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There are different types of mental health professionals. What is the difference between psychologists and psychiatrists?

Psychologists and psychiatrists are both professionals who treat mental illnesses. The difference is in the training and the predominant treatment modality they use. Psychologists would primarily use a treatment modality called psychotherapy whilst a psychiatrist would primarily use medication. Both of these treatment modalities have a place in the treatment of depression.

Why does a person get a depressive disorder?

There can be many reasons. For instance, if an individual has undergone significant life trauma, (such as rape, abuse or experience of violence), or had experienced some long term difficulties, that may lead to a depressive disorder. Some people on the other hand, may not have experienced any significant traumas in life, but may still get a depressive disorder. This latter type of depression maybe largely biological whilst the former types maybe largely psychological.

It is up to the clinician to decide the reason a particular patient has got depressed. Depending on the reason, s/he would then decide on the treatment modality – psychotherapy versus medication, or a combination of both of these.

What is a traumatic event that might lead to depression?
We know that there are certain situations that are generally traumatic for most human beings. Being abused in childhood, raped, tortured, or living in a family or community where violence (physical and/or psychological) is common, all have significant impact on a person. All of these can be considered as traumatic life situations. However, we do come across people who have gone through such traumatic life situations but they do not get clinically depressed. They are quite functional and coping well with life. There are others who are wealthy, had relatively loving parents, intelligent, and good looking, but they may have a depressive disorder.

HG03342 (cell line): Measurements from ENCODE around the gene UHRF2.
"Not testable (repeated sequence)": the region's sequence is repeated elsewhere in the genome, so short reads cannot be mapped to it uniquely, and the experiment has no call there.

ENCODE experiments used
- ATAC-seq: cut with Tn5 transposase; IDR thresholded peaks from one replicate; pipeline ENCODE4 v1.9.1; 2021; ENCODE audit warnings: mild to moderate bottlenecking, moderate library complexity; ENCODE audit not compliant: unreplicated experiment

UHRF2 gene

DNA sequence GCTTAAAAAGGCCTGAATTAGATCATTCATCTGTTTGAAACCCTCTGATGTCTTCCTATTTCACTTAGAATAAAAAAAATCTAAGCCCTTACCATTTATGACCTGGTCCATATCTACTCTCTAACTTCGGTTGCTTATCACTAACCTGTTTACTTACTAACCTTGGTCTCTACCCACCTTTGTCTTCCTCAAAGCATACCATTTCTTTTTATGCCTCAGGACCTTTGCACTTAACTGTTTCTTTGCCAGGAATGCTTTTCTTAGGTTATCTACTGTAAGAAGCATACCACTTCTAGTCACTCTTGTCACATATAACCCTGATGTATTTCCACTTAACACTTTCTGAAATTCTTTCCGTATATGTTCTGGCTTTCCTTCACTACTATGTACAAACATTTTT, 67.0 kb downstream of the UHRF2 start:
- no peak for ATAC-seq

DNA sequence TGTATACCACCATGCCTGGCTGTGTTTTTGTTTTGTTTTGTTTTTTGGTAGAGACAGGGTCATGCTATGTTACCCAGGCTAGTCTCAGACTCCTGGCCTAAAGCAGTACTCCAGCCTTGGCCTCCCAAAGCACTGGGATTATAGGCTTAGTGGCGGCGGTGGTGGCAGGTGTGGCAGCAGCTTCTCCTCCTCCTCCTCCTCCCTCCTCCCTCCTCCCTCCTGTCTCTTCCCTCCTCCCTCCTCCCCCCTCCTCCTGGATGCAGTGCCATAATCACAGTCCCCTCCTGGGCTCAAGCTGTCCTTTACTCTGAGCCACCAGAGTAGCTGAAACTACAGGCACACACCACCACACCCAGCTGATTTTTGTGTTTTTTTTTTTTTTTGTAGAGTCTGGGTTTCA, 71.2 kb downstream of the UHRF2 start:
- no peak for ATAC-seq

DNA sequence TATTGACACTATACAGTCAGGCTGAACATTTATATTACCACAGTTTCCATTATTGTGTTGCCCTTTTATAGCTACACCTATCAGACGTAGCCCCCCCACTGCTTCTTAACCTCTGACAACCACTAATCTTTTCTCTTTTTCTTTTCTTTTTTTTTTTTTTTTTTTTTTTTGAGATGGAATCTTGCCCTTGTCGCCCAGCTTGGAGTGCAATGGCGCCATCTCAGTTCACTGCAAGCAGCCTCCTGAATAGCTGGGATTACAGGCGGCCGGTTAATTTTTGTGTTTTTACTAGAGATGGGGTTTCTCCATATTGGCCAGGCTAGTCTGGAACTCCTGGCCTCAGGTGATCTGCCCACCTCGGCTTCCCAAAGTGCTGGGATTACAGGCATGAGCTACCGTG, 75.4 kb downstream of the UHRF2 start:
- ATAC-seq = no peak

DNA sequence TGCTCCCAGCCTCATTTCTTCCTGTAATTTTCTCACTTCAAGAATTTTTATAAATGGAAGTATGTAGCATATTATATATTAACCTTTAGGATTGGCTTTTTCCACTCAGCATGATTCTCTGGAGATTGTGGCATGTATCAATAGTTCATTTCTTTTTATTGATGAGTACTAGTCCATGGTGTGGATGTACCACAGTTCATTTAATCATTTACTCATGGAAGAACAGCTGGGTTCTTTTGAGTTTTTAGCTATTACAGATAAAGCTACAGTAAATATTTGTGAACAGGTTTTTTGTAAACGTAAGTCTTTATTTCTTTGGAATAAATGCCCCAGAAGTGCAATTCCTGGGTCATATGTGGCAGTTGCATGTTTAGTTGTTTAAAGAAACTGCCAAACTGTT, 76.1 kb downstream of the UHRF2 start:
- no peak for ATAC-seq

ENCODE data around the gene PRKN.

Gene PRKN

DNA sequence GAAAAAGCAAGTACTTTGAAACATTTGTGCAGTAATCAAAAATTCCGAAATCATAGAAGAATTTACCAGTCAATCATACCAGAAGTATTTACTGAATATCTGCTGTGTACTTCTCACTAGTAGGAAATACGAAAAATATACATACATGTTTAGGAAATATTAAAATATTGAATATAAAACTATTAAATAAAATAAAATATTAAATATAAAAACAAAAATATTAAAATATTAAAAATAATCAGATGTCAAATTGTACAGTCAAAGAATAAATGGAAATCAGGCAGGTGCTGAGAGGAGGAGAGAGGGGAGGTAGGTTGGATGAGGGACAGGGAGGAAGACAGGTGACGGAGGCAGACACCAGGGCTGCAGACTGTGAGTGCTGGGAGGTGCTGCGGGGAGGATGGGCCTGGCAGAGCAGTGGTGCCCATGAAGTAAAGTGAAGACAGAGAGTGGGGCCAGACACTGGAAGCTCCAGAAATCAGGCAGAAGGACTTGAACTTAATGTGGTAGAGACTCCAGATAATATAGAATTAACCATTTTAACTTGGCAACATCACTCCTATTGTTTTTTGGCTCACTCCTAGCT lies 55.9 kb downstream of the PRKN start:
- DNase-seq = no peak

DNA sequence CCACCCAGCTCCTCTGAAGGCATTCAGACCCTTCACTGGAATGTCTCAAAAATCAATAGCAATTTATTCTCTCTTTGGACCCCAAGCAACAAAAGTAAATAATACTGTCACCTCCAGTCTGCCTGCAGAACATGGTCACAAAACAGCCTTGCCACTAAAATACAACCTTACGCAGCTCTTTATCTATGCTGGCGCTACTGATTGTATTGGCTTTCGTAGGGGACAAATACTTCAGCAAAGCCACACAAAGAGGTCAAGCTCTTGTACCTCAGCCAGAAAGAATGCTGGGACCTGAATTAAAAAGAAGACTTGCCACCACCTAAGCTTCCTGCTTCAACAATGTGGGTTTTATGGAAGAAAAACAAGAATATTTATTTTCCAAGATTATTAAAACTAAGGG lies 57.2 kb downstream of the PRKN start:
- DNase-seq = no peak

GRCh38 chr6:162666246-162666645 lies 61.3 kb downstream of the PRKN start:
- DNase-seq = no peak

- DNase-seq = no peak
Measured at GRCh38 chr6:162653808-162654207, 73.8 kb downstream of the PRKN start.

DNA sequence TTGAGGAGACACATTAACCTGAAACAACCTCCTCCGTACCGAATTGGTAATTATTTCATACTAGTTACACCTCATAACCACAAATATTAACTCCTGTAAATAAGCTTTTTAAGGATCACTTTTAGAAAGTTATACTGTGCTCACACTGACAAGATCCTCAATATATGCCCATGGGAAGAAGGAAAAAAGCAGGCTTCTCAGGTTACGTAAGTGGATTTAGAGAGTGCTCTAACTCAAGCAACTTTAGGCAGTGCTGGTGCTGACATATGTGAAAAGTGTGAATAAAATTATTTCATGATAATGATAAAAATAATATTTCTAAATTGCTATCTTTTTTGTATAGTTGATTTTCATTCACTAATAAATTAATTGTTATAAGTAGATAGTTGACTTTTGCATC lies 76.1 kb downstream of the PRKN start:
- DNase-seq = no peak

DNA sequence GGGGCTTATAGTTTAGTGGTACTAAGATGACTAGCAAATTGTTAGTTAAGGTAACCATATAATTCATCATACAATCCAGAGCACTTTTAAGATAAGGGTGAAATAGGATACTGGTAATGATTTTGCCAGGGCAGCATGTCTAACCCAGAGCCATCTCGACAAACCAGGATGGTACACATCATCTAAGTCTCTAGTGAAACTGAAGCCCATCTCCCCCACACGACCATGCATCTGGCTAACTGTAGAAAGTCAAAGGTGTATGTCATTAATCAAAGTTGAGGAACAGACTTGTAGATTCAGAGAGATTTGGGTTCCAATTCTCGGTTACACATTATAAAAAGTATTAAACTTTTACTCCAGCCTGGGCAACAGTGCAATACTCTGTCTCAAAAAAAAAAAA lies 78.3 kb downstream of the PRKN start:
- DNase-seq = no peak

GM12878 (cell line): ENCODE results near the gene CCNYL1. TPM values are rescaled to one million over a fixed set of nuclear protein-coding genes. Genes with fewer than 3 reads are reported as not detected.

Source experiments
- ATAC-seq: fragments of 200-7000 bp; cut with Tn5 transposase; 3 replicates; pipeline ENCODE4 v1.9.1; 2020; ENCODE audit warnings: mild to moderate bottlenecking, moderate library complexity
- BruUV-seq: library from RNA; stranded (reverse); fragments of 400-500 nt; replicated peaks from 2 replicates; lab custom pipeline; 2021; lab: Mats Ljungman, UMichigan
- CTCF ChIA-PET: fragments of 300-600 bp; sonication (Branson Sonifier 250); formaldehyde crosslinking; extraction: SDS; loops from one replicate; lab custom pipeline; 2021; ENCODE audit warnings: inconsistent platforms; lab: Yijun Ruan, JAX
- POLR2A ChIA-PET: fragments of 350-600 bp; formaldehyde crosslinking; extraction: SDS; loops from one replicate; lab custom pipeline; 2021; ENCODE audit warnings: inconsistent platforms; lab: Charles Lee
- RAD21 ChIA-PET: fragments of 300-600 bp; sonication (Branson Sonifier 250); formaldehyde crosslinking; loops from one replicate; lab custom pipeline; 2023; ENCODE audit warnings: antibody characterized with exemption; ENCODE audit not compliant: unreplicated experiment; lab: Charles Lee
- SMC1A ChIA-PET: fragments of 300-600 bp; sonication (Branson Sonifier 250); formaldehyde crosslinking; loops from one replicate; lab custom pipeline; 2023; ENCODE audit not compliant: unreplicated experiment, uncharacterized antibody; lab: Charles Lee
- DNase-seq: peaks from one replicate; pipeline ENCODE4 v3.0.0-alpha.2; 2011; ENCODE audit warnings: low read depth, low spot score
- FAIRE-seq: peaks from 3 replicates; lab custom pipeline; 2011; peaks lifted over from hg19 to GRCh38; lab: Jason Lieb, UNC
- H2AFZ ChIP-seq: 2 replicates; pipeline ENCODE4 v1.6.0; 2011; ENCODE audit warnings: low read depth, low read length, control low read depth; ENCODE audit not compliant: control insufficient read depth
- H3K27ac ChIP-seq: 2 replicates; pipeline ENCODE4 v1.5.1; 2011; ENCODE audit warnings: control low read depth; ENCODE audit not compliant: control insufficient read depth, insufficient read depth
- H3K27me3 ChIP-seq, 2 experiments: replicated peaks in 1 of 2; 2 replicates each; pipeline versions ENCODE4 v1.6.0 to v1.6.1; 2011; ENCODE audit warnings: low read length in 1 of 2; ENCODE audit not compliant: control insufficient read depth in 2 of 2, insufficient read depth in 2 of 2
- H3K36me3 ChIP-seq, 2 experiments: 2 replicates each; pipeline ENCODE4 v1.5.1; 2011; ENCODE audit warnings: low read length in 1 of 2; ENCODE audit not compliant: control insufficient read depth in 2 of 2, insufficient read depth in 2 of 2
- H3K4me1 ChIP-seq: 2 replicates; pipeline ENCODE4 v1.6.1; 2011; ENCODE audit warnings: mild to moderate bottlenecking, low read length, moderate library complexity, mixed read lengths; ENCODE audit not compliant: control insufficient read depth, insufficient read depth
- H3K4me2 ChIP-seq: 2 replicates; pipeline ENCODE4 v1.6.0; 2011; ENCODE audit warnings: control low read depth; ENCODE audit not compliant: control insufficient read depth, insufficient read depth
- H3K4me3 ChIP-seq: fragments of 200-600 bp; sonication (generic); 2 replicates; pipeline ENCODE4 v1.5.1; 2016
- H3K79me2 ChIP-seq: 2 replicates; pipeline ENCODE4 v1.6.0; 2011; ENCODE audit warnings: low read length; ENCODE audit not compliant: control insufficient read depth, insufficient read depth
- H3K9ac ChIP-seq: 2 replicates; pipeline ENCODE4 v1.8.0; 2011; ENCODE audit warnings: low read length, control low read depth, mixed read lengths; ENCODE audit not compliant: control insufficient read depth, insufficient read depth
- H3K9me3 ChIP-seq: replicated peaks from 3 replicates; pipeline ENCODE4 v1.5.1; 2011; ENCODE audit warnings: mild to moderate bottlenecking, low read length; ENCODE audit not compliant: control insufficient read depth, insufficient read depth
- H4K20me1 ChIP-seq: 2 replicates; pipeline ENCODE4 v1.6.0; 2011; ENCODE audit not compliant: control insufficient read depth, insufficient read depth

This indicates to us that some people are more resilient and able to handle stressors or traumatic life situations better than others. People might think, the moment you have experienced a traumatic life incident, one may automatically get depressed. It is not only the outward experience that makes one depressed, bit one's internal (or mental) perspective of the situation too is crucial. Two people can face the same experience, but cope completely differently because of their outlook on life.

What role do parents play in raising their kids such that the possibility of a diagnosis of depressive disorder is reduced?

It is very important that parents offer their children life opportunities such that they become mentally resilient. For example, in school, they may face bullying. A teacher may not be very kind to them. The child may not be as intelligent as other children and may not be performing well in studies. The child may have a disability. It is very important that the parents make such children resilient and coach the child to handle these situations appropriately. Those strategies that they teach the child, will be there when the child becomes an adult. Thereafter if and when a traumatic experience occurs in his or her life, the person may have psychological resources to cope with it. This then would reduce the possibility of depression. For instance, a child may tell a parent: "Nobody talks to me, I feel cornered. In the interval time I am alone. When I go to the play area nobody calls me for the group game. Some kids call me names." Upon hearing this, some parents might get very anxious and complain to the teacher, and may suggest to the teacher to 'force' others to get friendly with their child. Or, the parents may tell the child that his/her problem is too trivial a thing to sort out and hence not take it seriously. Or, parents might completely ignore the incident, thinking it might sort itself out. Or, they might think its good for the child when these things happen, that it would strengthen the child. As if the mere occurrence of such events would build psychological resilience. All these views are not correct. What is better is for the parent to understand what the child is talking about and to be aware that it is worrying and bothering the child. Brushing it aside is not going to help at all. The parents should allocate some time, to sit with the child, and get a clear picture as to what is actually happening in this school situation. The parent needs to understand why this child feels that others are intimidating him/her. They should find out the real reason the child is having this problem. Is the child a sensitive child? Does the child not know how to make friends? Or is there actually a bully in the class, who is picking on the child or jealous of the child?